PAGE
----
You have the right to pursue a happy, safe and fulfilling sex life. That means being free to enjoy a range of sexual activities, and being free to not have sex, with the partner or partners of your choice.
Protecting your sex partners from HIV acquisition, means using condoms and water-based lubricant when you have vaginal or anal sex with men.
Using condoms and lubricant also protects you from sexually transmissible infections (STIs[Sexually Transmissible (or Transmitted) Infection] Infections spread by the transfer of organisms from person to person during sexual contact. Also called venereal disease (VD) (an older public health term) or sexually transmitted diseases (STDs). ) that can compromise your health and fertility. Men transmit most STIs more effi ciently to women than women do to men, and many STIs like Chlamydia can be asymptomatic, so a person may have it and pass it on without knowing. If either you or your partner has an STI the risk of HIV transmission is increased. If you have an STI it is likely to increase the levels of HIV in your vaginal fl uids. If your partner has an STI, his or her body’s inflammatory response to an infection increases the range of target cells for HIV entry.
Safe sex also means thinking about hepatitis C (HCVHepatitis C virus.) transmission. Having HIV and HCV together makes it more likely that you can transmit HCV to your partner through sex. If you don’t have HCV but your partner does, your HIV status makes you more vulnerable to acquiring HCV. See the section on hepatitis C for more information.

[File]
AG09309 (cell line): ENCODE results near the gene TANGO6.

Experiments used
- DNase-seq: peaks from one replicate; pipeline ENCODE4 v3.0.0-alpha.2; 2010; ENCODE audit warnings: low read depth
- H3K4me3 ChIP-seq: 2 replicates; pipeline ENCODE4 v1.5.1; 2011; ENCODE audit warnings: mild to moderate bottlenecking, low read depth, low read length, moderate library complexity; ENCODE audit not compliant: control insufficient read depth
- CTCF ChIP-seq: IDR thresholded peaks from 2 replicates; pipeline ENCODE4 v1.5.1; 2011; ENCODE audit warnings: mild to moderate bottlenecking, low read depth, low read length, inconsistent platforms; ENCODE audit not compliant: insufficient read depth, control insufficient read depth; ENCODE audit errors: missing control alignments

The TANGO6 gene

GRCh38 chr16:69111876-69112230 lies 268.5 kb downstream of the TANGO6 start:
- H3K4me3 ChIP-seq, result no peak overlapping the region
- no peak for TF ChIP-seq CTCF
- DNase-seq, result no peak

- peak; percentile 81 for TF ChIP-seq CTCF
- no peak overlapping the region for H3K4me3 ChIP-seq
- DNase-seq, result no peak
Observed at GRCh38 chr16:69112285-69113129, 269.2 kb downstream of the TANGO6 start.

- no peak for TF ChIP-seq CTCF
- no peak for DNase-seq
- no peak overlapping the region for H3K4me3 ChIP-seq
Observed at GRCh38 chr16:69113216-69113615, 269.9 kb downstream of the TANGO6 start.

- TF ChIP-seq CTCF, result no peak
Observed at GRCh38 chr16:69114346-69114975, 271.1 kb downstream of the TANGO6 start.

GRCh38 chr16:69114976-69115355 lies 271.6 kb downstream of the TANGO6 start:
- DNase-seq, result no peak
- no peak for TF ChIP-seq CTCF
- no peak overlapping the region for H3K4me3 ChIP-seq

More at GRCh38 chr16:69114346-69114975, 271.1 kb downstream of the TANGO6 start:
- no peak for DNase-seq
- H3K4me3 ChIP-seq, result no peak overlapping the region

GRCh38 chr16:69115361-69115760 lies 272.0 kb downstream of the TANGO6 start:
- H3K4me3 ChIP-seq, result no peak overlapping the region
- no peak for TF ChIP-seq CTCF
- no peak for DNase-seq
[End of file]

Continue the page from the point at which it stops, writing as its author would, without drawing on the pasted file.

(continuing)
Preventing HIV transmission
- HIV can only be transmitted when there is a way for the virusA small infective organism which is incapable of reproducing outside a host cell. to enter
into your partner’s bloodstream or lymphatic system, where HIV is present in a high enough quantity for infection to occur.
- The risks of HIV transmission increase when either of the sexual partners has any kind of sexually transmissible infection.
- The risks of transmission also increase when a person has very recently been infected with HIV (primary infection).
- Using condoms and lubricant for sexual intercourse (whether vaginal or anal) protects your partner from acquiring HIV. Sexual intercourse without condoms and lubricant is the most likely route of sexual transmission from a woman to a man, whereas other forms of sex are relatively safe.
- If your partner has open wounds, cold sores (herpes simplex) or has had very recent dental surgery, or if you have genital ulcers or lesions, you need to consider using barriers for oral sex, or not having oral sex until your partner’s wounds have healed.
- If you practice S&M activities that might draw blood you need to ensure that all equipment is properly cleaned and disinfected after use, and not shared.
Common infections increase transmission risks
Any infection that you have in the genital tract such as thrush (candida), herpes, chlamydia, gonorrhoea or syphilis can increase your viral loadA measurement of the quantity of HIV RNA in the blood. Viral load blood test results are expressed as the number of copies (of HIV) per milliliter of blood plasma. in your sexual fluids, making HIV transmission more likely. Similarly, if your HIV-negative partner, whether male or female, has a genital infection it makes them more vulnerable to HIV infection.
Sexual health screening and prompt treatment for any sexually transmissible infection is important for your sexual health, and for your partner.
Treat Yourself Right